Should travel agents care about responsible travel and sustainable tourism? A new report from the Washington, D.C.-based Center for Responsible Travel (CREST) issues a resounding “yes” as its answer.
In a nine-page study titled, The Case for Responsible Travel: Trends & Statistics 2015, CREST grounds its argument in principle, citing what it calls a mounting “social and environmental imperative.”
Consumer trends support that imperative, the report suggests, noting “sustained interest among consumers in tourism products and services that protect the environment and respect local cultures.”
Within the travel industry, sustainability has become “much more mainstream,” the report states, pointing to the growing numbers of companies that are adopting environmental and social practices, seeking green certifications, and looking for ways to green up their supply chains.
Travel agents see the trend
The CREST report draws its conclusions from dozens of consumer and industry surveys and studies. Among them is a 2013 Travel Guard survey of travel agents, 24% of whom said consumer interest in green travel was at its highest point in 10 years.
Another 51% of agents said interest in green travel had remained steady over the past decade.
Other studies confirm that consumer interest in sustainable travel and tourism is strong and appears to be growing, CREST executive director Martha Honey told Travel Market Report.
The trend provides an opportunity for travel agents, she suggested.
“Responsible travelers tend to be higher-value travelers, ones that put more money into the local economy, stay longer, spend more, and want to move around the country,” Honey said.
“That offers opportunities for agents or tour operators to put together interesting packages that would capture this market.”
The CREST report, however, indicated that many consumers aren’t willing to pay more for responsible travel––one survey found that only 13% of U.S. travelers were willing to pay just $10 to $25 more.
Honey noted the wide discrepancy in such findings.
“Those willingness-to-pay surveys are a little iffy; it’s kind of all over the map,” she said. “There are real examples of places that are doing it right and charging a bit more and are full.”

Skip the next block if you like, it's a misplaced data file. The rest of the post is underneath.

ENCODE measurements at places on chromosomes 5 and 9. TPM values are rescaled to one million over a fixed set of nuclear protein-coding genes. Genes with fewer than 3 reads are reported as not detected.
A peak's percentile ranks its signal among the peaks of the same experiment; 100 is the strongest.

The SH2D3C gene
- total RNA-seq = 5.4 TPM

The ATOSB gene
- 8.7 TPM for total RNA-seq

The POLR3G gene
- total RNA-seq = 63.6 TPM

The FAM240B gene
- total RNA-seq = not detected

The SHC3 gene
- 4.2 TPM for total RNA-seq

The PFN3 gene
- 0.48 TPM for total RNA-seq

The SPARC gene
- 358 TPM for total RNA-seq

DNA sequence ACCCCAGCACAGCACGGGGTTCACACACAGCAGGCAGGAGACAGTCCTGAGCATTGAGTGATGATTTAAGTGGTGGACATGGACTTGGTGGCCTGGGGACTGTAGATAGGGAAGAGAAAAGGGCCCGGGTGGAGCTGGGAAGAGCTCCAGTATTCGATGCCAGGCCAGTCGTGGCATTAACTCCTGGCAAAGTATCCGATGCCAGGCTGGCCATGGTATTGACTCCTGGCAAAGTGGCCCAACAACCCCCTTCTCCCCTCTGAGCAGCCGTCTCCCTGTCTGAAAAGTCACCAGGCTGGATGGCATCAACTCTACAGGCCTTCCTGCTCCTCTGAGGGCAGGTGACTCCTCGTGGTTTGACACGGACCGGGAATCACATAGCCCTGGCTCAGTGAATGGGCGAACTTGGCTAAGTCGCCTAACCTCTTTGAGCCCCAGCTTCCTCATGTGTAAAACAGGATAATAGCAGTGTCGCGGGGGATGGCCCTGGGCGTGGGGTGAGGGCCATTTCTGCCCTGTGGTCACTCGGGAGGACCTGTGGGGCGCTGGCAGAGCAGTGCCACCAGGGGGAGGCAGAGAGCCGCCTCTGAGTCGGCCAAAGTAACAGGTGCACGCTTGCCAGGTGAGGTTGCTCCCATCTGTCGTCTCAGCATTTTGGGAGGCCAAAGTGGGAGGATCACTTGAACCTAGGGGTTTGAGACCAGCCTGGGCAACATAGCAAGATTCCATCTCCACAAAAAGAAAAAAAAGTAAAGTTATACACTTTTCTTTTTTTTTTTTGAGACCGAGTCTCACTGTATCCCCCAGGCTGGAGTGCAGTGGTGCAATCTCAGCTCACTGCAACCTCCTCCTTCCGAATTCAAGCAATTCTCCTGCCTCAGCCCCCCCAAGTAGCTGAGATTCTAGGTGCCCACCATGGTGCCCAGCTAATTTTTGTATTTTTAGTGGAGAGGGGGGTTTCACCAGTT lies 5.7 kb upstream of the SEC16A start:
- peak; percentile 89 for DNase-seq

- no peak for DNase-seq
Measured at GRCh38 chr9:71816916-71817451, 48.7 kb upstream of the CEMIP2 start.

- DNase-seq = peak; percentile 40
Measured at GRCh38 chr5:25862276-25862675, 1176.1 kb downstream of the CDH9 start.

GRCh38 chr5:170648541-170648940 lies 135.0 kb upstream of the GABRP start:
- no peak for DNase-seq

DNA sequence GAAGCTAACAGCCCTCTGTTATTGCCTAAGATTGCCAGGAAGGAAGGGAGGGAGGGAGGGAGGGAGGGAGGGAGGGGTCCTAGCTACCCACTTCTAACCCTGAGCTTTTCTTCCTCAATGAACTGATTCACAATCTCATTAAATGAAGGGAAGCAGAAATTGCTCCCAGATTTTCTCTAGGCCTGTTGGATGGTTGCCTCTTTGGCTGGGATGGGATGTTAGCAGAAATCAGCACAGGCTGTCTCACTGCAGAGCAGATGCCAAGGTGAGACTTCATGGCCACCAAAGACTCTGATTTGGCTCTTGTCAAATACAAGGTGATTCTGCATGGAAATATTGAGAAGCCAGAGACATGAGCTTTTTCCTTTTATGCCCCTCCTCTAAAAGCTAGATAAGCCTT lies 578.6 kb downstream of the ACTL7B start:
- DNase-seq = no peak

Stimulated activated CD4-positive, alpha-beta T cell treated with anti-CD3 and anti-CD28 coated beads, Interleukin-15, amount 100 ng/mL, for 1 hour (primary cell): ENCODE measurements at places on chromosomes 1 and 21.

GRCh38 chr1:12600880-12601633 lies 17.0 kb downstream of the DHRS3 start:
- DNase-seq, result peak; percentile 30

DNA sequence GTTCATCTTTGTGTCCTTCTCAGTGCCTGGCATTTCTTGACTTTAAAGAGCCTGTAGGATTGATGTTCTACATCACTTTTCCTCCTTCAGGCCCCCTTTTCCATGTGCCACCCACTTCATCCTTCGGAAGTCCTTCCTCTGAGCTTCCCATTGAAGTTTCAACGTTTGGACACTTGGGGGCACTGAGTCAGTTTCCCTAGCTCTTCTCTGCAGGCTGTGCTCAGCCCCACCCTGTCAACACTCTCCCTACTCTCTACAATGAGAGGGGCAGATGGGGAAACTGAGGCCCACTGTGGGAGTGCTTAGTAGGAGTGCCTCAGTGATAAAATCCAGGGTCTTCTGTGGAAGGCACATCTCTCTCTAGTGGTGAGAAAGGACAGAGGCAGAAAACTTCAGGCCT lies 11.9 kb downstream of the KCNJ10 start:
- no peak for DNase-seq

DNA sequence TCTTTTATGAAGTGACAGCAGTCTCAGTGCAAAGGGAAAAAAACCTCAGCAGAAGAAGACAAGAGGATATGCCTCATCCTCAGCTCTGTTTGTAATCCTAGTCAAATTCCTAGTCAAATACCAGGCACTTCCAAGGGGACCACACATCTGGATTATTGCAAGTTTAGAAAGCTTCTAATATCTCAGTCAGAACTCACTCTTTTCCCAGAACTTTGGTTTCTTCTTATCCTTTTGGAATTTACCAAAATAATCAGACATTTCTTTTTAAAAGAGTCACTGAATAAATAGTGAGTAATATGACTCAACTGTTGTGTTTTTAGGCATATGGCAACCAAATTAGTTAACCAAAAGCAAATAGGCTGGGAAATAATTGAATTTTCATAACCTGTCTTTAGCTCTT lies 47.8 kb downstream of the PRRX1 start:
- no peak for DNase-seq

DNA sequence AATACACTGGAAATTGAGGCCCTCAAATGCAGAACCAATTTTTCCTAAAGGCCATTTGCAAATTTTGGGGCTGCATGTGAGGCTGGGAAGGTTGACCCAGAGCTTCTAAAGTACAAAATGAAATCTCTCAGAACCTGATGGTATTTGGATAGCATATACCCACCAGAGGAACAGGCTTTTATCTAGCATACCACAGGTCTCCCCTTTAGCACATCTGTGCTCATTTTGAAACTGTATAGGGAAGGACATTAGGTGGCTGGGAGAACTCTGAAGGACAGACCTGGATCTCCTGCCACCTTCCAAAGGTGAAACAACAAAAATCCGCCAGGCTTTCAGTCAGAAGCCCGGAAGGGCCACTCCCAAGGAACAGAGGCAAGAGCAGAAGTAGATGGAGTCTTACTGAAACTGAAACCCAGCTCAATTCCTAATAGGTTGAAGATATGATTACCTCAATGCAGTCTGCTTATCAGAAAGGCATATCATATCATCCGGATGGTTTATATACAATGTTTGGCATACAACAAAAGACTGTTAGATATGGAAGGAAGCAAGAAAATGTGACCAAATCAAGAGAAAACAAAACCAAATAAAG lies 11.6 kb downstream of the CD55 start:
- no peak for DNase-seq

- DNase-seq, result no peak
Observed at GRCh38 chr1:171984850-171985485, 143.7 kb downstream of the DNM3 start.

In fact, travelers will pay more when they feel they’re getting real value, according to Honey.
“Part of that value is to see that places are really making a difference––in the way they treat their staff, the salaries they pay, and what they do with their waste, recycling, and all of that.”
Biz travel too
Concern with the environmental and social impacts of travel is growing in corporate travel as well.
CREST cites a Global Business Travel Association (GBTA) study released in January showing that 19% of U.S. business now incorporate sustainability into their travel contracts, up from 11% in 2011.
In another recent study, 95% of business travelers said the hotel industry should be undertaking green initiatives. It predicted that sustainability will become a defining issue for the hospitality industry in 2015 and beyond.
The CREST report sees a growing “social and economic imperative” for responsible travel and tourism as the gap between rich and poor deepens and climate change accelerates.
“Tourism, as the largest global service industry and one of the top industries for poor countries, has an important role to play in reversing these catastrophic trends,” the report states.
Responsible travel is “no longer a lifestyle decision,” Honey asserted. “There is a business imperative, in part because consumers are demanding it and in part because we’re facing climate change, so we have to do things differently.
“The essence of responsible tourism—or ecotourism or sustainable tourism—is that it should provide tangible benefits to local livelihoods in terms of jobs, and in conservation of the environment,” she explained.
“Those two core principles are under threat on a global scale from climate change and from the widening gap between rich and poor.”
Among encouraging developments is growing recognition that the social and environmental impacts of travel and tourism need to be addressed at the destination level, not merely company by company, Honey said.
“We need to be doing more planning on a broader scale. Otherwise it’s just a bunch of isolated individual lovely projects.”
An important step forward came in late 2013 when the Global Sustainable Tourism Council issued criteria spelling out minimum requirements for sustainable practices in travel destinations, Honey said.
Another hopeful sign is growing consumer interest in green certification programs that measure travel destinations and companies based on sustainability standards, much as star-rating systems rate hotels.
Consumers need such tools to “separate the phony from the real,” Honey said.